It is also possible that the participants did not want the school to have access to
their personal network of friends on their SNS. While Reggie created the school’s
Facebook and Twitter pages, users of the page did not know who controlled the page. By
friending the school, they could be giving teachers or administrators access to their SNS
profiles. One participant in particular often used his MySpace account to get answers to
the homework questions. The student posted MySpace bulletins requesting the answers
among his friends and then used a mobile device to access the answers and write them
into a notebook on the way to school. Adolescents might not want the school to be aware
of social behaviors that might diminish their status or affect their identity at school.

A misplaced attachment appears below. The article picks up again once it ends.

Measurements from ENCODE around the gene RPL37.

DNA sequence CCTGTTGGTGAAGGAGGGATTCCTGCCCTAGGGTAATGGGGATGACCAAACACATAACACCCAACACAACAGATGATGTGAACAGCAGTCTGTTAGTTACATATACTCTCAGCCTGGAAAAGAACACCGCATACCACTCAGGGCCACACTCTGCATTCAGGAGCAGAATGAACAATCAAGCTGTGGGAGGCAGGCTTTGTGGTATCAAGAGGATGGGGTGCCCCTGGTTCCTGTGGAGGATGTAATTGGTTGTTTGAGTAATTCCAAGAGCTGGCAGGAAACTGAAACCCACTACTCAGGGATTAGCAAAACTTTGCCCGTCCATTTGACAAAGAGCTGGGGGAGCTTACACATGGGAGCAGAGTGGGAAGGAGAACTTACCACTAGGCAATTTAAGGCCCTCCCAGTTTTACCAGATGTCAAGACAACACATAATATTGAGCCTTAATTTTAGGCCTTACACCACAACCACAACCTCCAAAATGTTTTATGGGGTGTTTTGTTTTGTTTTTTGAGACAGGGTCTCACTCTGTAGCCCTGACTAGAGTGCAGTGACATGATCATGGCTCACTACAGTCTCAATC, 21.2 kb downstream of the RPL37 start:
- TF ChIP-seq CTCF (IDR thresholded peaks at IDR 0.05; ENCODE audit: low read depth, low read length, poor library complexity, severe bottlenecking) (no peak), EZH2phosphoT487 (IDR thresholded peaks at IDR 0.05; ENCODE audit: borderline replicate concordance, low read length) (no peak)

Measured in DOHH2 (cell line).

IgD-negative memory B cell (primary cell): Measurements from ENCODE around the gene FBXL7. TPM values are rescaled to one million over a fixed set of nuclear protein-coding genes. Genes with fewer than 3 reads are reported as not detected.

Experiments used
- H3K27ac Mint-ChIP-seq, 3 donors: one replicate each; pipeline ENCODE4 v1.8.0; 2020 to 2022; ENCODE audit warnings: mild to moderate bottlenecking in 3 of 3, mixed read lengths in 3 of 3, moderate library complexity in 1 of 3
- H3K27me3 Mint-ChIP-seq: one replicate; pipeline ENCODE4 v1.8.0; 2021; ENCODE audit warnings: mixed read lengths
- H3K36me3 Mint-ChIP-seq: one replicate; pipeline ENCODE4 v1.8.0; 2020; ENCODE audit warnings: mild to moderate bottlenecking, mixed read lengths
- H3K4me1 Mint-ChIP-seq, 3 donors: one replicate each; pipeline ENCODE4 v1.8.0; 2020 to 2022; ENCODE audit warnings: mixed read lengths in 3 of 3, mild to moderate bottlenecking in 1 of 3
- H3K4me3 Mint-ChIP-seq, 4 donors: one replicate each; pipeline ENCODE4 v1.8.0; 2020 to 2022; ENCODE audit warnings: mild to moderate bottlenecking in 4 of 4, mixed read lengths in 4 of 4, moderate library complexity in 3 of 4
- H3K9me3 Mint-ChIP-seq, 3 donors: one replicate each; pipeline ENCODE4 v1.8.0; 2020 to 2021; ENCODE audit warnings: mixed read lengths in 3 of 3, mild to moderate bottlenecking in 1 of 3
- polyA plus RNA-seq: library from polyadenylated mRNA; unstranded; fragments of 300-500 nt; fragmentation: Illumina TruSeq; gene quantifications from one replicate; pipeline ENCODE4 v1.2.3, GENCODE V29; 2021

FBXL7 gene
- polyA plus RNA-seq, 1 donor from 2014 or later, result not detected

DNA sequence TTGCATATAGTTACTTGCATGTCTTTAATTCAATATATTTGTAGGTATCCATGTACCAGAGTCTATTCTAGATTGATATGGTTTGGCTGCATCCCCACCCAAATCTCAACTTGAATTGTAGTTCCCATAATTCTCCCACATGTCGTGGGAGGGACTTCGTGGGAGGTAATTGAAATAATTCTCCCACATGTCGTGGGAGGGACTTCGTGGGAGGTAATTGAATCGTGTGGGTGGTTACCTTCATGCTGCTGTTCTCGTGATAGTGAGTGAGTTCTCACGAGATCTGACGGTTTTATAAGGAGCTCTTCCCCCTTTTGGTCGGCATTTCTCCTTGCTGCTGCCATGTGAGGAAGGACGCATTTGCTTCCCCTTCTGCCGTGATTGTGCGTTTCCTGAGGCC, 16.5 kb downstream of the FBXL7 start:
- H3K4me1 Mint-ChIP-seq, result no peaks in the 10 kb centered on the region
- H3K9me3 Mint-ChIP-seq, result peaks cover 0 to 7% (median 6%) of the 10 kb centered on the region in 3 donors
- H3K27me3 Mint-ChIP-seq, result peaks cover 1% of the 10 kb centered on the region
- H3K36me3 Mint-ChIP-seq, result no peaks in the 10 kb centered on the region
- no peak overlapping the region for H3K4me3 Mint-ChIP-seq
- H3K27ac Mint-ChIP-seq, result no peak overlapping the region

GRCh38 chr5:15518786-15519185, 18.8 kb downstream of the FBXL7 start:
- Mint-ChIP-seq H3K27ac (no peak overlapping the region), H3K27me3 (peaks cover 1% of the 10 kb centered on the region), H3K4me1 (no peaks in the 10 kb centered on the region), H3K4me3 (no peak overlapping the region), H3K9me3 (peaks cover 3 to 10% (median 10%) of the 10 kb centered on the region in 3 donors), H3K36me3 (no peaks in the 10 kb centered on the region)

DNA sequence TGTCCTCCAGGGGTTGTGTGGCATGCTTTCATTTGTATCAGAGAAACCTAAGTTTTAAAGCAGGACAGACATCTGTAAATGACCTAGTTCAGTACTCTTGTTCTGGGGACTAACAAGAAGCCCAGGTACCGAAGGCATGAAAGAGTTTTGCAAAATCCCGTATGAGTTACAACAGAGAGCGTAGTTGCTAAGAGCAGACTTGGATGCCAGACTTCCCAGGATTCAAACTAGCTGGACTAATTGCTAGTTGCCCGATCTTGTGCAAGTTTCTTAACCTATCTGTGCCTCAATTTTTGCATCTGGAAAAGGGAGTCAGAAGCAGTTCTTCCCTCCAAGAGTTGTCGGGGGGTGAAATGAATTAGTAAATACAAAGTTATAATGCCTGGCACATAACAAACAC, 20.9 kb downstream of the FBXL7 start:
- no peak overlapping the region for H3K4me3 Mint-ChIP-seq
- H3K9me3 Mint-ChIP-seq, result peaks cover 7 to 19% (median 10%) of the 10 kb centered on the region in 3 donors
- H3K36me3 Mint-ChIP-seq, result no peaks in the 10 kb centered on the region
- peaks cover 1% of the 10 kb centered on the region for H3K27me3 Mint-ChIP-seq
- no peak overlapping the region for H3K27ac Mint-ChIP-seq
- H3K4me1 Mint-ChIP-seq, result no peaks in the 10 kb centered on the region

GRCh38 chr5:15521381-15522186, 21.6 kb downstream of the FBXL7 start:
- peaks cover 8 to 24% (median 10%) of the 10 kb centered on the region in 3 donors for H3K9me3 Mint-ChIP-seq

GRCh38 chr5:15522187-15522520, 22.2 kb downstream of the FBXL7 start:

The four Hispanic students all expressed strong connections to their family
through their SNS profiles. For them family was very influential on their institutional
identities. Alex shared in a blog post an exchange dealing with poverty that he had with
his 10-year-old sister that he thought was humorous.
Being Poor: A conversation with sister
So the funniest thing happened to me just now.
Well, it made laugh.
I walked in the living room, where my sister was watching Disney. She
was watching a show about the Disney Princes. I think the show was on
the topic of Zac Effron. LOL. I was walking by searching for some milk. I
then said.
"Sis do we have milk, or are we poor?"
The she replied with a serious tone.
"We're poor."
That made me laugh. I then go in search for some milk. I found half a
gallon of milk. Enough to satisfy my milk need. After I pour myself a